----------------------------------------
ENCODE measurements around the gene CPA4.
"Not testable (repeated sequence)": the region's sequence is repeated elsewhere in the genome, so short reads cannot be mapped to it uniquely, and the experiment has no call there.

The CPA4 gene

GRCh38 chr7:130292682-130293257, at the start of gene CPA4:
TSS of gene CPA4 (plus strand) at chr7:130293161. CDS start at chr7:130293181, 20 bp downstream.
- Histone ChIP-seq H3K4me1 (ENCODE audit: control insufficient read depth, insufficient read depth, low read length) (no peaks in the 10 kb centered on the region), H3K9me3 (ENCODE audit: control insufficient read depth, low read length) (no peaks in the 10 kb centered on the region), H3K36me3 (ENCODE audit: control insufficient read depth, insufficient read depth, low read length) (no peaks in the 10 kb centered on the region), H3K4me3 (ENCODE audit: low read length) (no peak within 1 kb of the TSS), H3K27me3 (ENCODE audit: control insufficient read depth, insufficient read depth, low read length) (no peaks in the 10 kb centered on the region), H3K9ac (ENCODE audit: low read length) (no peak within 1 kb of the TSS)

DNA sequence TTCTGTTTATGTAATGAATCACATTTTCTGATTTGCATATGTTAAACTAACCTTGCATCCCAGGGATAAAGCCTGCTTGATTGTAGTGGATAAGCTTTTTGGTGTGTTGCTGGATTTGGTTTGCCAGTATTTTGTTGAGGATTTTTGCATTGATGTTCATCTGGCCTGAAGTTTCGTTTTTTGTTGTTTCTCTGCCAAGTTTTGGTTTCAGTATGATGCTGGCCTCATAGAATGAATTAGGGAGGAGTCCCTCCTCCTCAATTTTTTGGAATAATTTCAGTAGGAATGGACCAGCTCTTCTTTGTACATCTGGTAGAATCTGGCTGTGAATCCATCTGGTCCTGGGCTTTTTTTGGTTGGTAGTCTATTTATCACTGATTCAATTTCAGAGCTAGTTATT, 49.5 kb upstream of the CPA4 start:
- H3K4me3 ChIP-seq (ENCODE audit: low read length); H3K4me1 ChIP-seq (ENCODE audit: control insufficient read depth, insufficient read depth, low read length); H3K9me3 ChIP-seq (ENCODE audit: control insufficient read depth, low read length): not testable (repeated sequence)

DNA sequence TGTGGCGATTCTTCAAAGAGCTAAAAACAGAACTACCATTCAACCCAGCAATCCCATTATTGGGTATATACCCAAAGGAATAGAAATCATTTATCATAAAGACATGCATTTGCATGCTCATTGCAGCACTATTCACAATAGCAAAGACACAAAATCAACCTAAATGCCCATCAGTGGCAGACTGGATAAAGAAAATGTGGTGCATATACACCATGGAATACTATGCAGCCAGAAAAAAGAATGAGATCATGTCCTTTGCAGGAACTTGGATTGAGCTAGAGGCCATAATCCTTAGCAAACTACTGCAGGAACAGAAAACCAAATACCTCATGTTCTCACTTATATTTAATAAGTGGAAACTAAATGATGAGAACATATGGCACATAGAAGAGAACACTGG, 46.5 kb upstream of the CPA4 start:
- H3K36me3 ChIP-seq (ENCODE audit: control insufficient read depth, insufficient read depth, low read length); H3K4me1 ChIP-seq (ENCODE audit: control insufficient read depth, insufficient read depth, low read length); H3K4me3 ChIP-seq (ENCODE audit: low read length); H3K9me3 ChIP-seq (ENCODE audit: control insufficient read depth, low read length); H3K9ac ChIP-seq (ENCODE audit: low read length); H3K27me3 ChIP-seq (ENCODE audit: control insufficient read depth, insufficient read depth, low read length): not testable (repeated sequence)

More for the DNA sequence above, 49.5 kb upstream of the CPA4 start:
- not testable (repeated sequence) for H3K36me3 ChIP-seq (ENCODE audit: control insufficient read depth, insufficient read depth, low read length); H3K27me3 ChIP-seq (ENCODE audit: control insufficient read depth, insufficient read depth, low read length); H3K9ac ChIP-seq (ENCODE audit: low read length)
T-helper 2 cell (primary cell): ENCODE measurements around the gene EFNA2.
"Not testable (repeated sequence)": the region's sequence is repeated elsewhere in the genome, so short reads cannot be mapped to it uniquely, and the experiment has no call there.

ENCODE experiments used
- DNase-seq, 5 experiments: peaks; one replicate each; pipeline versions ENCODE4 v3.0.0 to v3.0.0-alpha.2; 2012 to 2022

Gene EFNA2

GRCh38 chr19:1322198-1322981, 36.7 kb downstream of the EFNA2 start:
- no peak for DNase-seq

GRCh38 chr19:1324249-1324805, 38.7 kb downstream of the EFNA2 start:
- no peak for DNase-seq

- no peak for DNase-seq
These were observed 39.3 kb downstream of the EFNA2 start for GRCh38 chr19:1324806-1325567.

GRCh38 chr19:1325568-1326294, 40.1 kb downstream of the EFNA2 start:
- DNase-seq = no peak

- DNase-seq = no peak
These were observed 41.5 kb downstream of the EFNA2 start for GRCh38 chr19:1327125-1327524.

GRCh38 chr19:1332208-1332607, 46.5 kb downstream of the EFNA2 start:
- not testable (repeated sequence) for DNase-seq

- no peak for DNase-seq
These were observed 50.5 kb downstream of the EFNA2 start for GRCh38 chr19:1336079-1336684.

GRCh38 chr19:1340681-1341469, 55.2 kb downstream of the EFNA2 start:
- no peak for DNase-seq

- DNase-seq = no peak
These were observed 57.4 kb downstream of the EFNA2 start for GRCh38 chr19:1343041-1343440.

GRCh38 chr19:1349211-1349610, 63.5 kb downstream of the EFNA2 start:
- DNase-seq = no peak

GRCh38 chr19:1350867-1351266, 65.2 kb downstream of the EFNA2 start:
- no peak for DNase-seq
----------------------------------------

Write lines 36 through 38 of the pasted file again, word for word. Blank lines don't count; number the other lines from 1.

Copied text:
GRCh38 chr19:1349211-1349610, 63.5 kb downstream of the EFNA2 start:
- DNase-seq = no peak

GRCh38 chr19:1350867-1351266, 65.2 kb downstream of the EFNA2 start: